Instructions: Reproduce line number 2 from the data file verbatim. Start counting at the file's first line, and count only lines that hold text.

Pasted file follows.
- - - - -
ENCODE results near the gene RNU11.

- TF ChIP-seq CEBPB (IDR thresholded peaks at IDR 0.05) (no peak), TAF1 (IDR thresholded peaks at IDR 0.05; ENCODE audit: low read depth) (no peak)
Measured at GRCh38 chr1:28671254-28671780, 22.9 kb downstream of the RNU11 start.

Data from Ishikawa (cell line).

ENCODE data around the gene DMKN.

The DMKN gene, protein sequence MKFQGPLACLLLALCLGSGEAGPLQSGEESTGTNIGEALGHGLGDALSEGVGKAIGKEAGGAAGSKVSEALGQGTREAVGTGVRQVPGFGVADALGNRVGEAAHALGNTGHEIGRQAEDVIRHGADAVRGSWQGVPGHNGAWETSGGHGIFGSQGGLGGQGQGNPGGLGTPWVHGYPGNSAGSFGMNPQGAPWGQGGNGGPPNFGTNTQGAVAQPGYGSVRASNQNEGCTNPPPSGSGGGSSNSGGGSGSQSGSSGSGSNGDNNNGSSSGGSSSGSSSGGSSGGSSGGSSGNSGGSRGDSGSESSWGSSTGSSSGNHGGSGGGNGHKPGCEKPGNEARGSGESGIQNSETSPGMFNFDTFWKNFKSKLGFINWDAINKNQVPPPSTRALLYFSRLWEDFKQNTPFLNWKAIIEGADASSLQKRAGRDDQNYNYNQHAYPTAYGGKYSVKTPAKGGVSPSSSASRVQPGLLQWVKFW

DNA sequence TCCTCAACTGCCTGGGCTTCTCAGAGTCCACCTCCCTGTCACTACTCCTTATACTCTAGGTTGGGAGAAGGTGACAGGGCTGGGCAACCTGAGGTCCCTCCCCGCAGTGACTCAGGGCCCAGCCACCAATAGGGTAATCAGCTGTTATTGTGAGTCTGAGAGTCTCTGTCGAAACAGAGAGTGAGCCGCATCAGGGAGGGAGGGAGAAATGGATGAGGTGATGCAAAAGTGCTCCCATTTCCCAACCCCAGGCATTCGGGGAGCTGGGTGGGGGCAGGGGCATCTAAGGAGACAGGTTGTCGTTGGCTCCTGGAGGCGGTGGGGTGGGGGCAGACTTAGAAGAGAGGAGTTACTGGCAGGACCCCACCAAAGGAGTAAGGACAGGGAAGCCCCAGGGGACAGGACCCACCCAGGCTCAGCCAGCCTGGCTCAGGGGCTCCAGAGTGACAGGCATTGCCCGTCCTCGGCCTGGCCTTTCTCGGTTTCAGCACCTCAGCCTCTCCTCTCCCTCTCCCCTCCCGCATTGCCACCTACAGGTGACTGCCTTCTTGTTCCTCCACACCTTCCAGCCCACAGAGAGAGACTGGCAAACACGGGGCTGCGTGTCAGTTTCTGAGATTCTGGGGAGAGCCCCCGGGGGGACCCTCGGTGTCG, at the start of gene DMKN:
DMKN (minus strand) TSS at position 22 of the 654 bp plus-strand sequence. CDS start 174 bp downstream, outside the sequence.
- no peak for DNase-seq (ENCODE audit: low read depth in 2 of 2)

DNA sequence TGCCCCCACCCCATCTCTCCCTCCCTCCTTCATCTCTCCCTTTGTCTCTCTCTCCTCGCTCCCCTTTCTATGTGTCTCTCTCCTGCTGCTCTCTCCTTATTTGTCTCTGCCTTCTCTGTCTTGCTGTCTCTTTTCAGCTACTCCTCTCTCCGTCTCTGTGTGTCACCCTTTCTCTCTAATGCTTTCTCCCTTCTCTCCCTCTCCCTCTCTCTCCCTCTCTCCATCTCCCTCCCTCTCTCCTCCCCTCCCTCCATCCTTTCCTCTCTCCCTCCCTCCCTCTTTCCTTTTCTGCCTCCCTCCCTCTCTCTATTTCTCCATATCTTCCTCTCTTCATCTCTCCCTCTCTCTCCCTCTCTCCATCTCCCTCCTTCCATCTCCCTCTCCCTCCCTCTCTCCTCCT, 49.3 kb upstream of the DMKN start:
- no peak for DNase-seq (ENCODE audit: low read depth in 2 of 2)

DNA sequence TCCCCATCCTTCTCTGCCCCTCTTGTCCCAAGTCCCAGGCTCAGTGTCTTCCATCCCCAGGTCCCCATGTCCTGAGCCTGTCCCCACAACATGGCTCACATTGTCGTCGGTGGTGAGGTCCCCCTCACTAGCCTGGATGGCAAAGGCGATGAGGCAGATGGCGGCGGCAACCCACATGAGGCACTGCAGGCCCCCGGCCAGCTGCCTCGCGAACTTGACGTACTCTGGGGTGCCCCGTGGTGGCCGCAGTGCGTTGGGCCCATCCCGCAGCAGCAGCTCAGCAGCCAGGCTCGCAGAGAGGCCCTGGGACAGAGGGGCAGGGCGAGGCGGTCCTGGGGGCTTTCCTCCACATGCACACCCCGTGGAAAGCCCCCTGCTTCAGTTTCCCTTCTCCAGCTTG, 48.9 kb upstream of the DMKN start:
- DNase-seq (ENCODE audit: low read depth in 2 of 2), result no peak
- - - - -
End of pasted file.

- TF ChIP-seq CEBPB (IDR thresholded peaks at IDR 0.05) (no peak), TAF1 (IDR thresholded peaks at IDR 0.05; ENCODE audit: low read depth) (no peak)